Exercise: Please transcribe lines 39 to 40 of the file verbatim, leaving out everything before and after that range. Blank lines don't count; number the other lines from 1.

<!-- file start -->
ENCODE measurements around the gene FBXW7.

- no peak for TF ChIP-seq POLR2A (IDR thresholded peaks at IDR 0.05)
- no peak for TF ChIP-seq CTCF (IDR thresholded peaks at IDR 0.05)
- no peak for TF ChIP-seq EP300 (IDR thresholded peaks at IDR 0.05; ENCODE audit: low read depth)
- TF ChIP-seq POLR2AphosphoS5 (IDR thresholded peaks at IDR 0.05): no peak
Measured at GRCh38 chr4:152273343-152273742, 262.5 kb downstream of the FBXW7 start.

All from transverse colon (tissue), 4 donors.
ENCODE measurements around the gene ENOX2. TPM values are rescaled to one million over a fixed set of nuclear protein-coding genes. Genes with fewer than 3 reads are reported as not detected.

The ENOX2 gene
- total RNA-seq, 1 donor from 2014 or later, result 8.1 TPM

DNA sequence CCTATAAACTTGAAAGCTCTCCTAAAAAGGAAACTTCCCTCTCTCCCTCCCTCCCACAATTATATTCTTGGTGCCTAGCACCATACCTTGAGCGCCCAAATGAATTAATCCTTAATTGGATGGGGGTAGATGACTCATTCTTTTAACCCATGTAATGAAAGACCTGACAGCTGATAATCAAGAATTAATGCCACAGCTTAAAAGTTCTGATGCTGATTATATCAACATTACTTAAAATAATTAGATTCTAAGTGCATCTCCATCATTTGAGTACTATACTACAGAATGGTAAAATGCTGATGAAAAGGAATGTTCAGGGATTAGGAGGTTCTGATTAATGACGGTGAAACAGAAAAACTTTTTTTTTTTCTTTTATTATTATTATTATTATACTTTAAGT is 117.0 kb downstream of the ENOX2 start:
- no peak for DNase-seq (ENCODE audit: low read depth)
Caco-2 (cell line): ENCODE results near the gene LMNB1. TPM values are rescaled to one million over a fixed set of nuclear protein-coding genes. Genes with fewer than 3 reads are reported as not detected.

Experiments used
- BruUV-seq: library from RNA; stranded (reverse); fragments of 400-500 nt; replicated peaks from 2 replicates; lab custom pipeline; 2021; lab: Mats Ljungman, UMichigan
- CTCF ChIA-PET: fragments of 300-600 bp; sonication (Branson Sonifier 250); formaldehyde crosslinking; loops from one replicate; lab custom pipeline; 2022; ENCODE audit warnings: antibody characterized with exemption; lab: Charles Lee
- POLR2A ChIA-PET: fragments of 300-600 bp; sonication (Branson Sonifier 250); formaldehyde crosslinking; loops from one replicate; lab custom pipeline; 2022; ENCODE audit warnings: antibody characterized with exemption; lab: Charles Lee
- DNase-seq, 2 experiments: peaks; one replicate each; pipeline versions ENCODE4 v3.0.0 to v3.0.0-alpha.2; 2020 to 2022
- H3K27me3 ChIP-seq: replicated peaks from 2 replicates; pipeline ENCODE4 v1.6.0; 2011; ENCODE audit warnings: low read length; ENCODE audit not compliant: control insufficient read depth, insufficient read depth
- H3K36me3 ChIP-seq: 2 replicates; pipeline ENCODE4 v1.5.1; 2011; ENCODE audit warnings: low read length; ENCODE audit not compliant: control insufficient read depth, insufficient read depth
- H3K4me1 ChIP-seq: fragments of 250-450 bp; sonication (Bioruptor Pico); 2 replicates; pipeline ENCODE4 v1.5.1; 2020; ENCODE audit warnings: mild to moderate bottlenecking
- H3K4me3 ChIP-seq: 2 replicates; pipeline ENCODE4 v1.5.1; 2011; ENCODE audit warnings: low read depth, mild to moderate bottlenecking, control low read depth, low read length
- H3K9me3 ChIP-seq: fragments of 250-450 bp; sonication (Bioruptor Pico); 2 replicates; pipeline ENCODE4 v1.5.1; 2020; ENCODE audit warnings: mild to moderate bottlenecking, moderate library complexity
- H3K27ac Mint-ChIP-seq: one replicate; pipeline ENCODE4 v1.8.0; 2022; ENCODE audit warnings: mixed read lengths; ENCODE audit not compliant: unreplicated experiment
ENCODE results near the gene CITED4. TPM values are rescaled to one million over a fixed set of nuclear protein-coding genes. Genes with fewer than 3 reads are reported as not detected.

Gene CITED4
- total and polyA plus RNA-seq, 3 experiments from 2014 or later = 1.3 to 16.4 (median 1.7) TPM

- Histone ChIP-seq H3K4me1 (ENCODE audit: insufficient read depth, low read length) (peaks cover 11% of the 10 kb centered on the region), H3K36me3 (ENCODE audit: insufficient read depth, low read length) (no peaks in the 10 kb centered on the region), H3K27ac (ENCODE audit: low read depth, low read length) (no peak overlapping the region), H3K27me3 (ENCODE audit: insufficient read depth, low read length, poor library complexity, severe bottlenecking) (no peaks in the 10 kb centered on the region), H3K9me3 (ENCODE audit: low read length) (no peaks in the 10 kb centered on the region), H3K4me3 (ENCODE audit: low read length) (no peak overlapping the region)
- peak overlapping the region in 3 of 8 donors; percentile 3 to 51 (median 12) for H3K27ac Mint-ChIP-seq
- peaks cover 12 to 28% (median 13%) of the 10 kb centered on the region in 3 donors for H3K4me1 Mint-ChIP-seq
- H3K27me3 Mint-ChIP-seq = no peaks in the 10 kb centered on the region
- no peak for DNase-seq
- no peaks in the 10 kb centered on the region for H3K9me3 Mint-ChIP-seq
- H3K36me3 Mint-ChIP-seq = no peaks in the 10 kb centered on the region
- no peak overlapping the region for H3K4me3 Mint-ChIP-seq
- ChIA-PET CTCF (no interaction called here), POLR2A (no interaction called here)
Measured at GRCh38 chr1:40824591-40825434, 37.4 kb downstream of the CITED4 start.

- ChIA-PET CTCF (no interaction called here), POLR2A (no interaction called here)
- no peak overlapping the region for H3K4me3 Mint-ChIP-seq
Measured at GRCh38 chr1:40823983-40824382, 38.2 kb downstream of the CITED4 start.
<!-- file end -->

- no peak overlapping the region for H3K4me3 Mint-ChIP-seq
Measured at GRCh38 chr1:40823983-40824382, 38.2 kb downstream of the CITED4 start.